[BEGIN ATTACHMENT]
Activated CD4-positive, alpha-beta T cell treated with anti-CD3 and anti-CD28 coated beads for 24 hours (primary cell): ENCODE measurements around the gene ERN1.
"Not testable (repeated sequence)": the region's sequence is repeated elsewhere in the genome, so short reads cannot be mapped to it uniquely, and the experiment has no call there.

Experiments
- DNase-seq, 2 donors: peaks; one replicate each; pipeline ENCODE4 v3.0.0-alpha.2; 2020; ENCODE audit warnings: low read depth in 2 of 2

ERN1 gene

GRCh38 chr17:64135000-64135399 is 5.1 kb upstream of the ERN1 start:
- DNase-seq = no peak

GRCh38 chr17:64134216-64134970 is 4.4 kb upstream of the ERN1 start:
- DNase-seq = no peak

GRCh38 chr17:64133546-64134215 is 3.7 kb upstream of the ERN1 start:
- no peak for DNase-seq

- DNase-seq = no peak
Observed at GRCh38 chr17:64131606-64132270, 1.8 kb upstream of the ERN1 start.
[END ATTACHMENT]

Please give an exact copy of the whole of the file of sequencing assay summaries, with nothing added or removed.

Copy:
Activated CD4-positive, alpha-beta T cell treated with anti-CD3 and anti-CD28 coated beads for 24 hours (primary cell): ENCODE measurements around the gene ERN1.
"Not testable (repeated sequence)": the region's sequence is repeated elsewhere in the genome, so short reads cannot be mapped to it uniquely, and the experiment has no call there.

Experiments
- DNase-seq, 2 donors: peaks; one replicate each; pipeline ENCODE4 v3.0.0-alpha.2; 2020; ENCODE audit warnings: low read depth in 2 of 2

ERN1 gene

GRCh38 chr17:64135000-64135399 is 5.1 kb upstream of the ERN1 start:
- DNase-seq = no peak

GRCh38 chr17:64134216-64134970 is 4.4 kb upstream of the ERN1 start:
- DNase-seq = no peak

GRCh38 chr17:64133546-64134215 is 3.7 kb upstream of the ERN1 start:
- no peak for DNase-seq

- DNase-seq = no peak
Observed at GRCh38 chr17:64131606-64132270, 1.8 kb upstream of the ERN1 start.